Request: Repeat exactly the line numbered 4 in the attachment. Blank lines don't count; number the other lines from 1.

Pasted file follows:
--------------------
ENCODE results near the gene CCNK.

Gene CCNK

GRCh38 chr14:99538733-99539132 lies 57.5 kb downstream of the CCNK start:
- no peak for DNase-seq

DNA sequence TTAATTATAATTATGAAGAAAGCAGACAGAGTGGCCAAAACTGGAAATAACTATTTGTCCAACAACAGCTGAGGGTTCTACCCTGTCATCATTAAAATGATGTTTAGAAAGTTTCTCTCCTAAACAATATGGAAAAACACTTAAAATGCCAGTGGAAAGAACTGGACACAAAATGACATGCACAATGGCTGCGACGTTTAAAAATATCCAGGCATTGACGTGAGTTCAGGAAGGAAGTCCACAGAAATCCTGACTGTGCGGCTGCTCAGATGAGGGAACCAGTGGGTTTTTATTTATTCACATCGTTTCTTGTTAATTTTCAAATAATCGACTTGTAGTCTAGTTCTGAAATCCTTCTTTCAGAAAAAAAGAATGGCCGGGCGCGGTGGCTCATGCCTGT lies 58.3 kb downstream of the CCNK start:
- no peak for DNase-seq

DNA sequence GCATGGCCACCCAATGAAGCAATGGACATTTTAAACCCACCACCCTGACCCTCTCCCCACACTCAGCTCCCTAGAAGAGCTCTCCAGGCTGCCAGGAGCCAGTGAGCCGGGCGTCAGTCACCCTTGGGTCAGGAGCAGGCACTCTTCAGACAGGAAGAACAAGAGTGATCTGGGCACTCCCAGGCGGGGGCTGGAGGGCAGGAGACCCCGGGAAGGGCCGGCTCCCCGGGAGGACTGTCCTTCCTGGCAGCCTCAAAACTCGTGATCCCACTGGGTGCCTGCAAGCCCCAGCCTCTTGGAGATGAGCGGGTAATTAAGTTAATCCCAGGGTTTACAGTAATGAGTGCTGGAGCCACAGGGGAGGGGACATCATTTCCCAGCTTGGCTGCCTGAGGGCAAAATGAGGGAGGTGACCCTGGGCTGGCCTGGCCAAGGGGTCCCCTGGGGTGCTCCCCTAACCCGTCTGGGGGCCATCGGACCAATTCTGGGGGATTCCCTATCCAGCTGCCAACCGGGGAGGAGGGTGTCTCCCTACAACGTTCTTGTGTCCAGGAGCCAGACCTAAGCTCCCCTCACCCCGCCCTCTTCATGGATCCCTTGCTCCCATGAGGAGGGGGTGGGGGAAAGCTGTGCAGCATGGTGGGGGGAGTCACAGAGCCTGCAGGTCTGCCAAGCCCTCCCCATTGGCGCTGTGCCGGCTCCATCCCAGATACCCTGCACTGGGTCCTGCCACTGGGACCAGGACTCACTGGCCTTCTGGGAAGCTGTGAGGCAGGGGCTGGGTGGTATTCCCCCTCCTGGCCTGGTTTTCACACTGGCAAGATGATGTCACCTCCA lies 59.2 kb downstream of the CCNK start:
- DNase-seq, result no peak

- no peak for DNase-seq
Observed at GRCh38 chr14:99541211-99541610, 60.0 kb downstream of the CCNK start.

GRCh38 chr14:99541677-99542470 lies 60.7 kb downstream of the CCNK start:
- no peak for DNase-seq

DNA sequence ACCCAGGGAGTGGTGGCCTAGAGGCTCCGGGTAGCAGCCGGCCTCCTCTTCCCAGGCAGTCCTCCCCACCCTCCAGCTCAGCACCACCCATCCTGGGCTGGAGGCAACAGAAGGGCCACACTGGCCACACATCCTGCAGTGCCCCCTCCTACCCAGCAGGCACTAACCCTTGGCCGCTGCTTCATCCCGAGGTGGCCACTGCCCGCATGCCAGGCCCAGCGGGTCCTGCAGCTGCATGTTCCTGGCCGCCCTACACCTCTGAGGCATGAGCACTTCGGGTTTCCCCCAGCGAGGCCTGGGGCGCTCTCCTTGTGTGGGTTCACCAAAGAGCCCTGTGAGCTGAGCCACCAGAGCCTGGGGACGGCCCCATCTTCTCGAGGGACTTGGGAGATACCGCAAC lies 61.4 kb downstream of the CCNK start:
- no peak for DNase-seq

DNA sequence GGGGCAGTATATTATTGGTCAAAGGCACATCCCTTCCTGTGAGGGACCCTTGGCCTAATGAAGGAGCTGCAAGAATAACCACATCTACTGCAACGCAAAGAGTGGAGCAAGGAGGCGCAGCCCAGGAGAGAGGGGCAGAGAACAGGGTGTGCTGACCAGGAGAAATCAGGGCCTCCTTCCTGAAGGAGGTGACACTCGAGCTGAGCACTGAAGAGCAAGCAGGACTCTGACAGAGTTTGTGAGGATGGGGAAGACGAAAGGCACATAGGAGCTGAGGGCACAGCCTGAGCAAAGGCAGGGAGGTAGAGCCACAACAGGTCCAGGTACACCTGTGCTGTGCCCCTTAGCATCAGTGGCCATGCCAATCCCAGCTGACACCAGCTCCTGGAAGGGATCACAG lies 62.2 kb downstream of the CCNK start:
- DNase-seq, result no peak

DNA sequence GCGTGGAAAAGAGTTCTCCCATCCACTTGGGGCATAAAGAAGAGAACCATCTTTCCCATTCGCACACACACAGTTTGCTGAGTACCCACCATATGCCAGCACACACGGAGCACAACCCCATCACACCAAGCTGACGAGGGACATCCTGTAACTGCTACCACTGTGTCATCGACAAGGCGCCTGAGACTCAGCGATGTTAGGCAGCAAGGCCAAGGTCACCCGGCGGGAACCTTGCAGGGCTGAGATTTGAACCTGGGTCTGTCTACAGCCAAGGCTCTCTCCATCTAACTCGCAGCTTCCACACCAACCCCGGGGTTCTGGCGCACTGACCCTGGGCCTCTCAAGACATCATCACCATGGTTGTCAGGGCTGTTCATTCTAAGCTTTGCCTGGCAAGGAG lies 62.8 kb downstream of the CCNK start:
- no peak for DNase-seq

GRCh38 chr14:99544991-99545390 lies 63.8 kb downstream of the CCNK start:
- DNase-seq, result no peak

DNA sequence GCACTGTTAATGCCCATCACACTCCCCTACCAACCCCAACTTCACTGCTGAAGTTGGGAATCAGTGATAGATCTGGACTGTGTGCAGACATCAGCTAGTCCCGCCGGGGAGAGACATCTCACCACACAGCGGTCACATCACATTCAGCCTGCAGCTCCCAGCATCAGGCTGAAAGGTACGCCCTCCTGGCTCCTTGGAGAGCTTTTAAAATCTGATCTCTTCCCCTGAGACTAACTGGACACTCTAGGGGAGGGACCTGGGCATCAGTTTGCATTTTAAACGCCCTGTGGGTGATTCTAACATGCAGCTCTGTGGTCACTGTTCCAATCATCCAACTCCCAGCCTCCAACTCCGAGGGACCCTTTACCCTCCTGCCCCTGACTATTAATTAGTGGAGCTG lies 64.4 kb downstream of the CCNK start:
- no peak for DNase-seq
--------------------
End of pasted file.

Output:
- no peak for DNase-seq